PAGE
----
The KoHOM federation of family doctors on Monday stated that it would advocate the introduction of periodic checkups for drivers whereby those aged below 65 will be required to pass medical exams every ten years and those above 65 every five years.
The federation also called on its members to report to the police offices any change in the health conditions of their patients that may affect their driving ability.
The statement with the proposal for obligatory periodic medical examinations ensued after on 11 July this year, a man who was driving under the influence of illegal drugs caused a traffic accident in which a three-member Hungarian family was injured. The three-member Dobrenov family were seriously injured at a toll gate on the A4 motorway near Sveta Helena when the BMW driven by the drug-addict ran into them at high speed.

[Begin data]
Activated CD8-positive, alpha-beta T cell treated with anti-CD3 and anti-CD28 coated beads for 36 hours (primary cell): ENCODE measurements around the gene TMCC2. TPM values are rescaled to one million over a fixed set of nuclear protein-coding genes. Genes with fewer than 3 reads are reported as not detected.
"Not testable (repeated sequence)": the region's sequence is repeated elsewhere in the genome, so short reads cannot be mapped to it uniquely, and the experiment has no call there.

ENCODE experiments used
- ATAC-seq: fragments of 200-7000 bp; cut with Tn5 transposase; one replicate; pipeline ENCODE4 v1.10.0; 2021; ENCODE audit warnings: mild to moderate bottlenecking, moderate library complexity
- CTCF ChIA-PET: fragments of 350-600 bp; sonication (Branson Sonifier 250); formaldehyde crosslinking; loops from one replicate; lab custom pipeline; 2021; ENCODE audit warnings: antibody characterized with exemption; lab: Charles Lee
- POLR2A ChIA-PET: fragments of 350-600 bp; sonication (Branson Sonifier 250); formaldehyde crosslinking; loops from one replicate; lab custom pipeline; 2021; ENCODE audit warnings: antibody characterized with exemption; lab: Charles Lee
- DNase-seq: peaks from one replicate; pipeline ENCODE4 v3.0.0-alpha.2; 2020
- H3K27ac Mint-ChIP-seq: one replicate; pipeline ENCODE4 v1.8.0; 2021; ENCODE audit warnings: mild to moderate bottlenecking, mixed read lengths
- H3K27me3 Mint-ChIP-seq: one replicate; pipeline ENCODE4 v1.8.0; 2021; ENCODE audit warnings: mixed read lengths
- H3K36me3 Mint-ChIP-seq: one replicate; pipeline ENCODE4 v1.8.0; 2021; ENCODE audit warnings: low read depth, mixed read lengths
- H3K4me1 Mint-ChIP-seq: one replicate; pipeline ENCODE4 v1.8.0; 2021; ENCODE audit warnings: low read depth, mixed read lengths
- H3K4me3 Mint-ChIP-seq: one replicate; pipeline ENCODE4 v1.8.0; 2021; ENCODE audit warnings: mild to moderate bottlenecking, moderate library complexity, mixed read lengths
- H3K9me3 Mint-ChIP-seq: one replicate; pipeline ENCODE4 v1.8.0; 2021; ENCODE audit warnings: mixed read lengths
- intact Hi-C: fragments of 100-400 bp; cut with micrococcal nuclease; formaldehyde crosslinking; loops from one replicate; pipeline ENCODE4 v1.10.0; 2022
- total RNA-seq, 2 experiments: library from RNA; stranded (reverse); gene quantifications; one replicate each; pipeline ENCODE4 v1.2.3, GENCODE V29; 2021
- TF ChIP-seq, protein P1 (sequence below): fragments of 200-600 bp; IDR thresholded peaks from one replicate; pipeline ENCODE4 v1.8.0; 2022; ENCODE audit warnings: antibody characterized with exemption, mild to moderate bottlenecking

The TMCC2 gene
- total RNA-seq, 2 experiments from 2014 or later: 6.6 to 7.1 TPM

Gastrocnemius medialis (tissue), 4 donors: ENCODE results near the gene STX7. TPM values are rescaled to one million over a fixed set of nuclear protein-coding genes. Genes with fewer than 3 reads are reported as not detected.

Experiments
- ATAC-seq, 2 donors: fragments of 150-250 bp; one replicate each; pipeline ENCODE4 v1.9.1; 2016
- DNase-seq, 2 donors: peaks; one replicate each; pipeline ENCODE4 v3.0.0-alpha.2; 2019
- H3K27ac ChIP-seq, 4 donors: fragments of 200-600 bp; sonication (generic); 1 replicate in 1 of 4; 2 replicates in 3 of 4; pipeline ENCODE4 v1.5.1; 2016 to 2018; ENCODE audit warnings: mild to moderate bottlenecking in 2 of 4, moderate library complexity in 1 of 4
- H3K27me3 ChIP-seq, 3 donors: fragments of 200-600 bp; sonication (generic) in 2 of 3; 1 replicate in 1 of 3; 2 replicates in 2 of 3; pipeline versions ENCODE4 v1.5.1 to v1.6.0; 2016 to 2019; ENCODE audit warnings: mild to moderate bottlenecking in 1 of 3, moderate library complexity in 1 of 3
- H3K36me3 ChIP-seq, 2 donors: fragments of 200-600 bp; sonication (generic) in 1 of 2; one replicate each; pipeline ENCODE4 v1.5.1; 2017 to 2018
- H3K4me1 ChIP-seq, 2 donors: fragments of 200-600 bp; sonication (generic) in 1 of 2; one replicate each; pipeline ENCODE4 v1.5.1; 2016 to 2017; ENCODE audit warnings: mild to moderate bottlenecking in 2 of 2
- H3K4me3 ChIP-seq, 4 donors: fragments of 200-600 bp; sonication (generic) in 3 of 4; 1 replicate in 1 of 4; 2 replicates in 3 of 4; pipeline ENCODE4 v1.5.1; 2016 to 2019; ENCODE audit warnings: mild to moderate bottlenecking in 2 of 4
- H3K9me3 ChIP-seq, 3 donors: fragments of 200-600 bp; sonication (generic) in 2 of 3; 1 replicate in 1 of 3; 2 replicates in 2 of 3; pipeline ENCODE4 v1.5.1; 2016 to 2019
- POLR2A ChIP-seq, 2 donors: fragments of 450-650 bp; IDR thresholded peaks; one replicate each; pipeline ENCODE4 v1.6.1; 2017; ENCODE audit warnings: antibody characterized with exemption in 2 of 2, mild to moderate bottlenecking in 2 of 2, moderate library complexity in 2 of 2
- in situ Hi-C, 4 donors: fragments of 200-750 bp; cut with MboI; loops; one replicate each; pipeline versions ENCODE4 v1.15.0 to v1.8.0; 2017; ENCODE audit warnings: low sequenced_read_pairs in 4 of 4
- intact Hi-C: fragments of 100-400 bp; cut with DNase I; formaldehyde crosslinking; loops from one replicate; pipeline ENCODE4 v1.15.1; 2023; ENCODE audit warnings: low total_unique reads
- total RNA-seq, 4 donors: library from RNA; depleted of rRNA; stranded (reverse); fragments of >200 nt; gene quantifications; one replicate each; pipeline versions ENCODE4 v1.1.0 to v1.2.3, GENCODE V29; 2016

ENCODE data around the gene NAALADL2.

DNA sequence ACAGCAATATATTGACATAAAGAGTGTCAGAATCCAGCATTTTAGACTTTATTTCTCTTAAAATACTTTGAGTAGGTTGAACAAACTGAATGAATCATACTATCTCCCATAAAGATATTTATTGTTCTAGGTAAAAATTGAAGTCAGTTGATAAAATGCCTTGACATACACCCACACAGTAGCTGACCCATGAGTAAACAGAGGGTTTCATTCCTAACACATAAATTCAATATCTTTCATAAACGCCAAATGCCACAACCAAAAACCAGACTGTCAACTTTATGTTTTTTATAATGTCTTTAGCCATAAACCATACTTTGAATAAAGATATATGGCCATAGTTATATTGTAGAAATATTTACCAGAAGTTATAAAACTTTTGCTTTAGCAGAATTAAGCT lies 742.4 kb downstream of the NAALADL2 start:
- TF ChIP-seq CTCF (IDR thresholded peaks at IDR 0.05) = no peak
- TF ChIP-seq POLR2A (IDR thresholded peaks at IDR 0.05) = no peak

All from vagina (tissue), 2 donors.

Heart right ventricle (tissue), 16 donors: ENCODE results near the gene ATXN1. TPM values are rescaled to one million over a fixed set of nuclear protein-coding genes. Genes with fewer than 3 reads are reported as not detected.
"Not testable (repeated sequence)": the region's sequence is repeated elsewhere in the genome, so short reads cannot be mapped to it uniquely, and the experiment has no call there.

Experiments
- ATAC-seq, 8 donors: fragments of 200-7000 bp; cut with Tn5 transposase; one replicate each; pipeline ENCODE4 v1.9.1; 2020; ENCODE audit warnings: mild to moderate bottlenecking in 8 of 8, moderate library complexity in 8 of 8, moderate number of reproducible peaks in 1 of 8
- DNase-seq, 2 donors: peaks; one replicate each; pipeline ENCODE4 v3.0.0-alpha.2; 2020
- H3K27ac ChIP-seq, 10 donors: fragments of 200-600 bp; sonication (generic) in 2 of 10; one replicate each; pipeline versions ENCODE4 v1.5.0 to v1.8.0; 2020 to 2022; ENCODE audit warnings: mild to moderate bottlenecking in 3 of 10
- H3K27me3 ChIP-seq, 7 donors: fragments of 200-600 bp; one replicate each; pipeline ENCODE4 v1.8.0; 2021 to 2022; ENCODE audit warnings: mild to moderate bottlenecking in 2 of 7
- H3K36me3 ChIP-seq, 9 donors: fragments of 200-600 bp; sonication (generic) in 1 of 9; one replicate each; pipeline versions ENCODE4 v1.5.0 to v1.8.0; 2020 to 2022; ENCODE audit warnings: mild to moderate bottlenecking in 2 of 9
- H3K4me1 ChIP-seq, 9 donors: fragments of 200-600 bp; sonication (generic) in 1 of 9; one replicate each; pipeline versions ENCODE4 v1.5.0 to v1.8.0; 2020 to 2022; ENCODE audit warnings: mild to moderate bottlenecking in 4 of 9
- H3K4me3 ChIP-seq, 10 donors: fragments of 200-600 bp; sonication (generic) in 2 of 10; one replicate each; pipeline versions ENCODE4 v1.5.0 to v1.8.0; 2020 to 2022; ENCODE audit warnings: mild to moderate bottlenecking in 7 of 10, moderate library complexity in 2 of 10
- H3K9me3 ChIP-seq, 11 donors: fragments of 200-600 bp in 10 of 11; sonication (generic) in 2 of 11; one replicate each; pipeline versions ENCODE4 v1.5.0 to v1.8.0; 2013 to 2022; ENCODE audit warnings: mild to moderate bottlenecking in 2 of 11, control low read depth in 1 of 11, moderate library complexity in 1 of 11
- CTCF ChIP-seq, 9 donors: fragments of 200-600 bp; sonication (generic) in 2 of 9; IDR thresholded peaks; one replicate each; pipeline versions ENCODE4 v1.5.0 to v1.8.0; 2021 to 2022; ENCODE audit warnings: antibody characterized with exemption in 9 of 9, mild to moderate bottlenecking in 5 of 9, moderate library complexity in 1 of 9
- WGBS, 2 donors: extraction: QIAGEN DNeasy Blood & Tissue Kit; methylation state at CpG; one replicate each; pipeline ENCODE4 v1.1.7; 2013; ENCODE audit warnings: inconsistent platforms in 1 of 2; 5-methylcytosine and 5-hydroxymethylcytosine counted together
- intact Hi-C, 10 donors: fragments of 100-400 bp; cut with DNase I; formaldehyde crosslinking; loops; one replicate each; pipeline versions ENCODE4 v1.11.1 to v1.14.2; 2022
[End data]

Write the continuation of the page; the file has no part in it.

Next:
Several days after the accident, the office of the family doctor whose patient was the driver was searched by the police as part of an investigation into the crash.
This prompted the federation of family doctors to recall that the legislation on traffic safety envisages that doctors are obliged to report to the police any case of inability of drivers-patients to drive safely when this inability is detected during a medical checkup or during treatment of the patient.
The legislation, however, does not specify exactly which medical conditions should be reported, which puts family doctors in a difficult position, underscores KoHOM, citing a long list of medical conditions that may theoretically be regarded as risks for safe driving.
KoHOM, therefore, proposes systematic screening for unsafe driving due to medical conditions.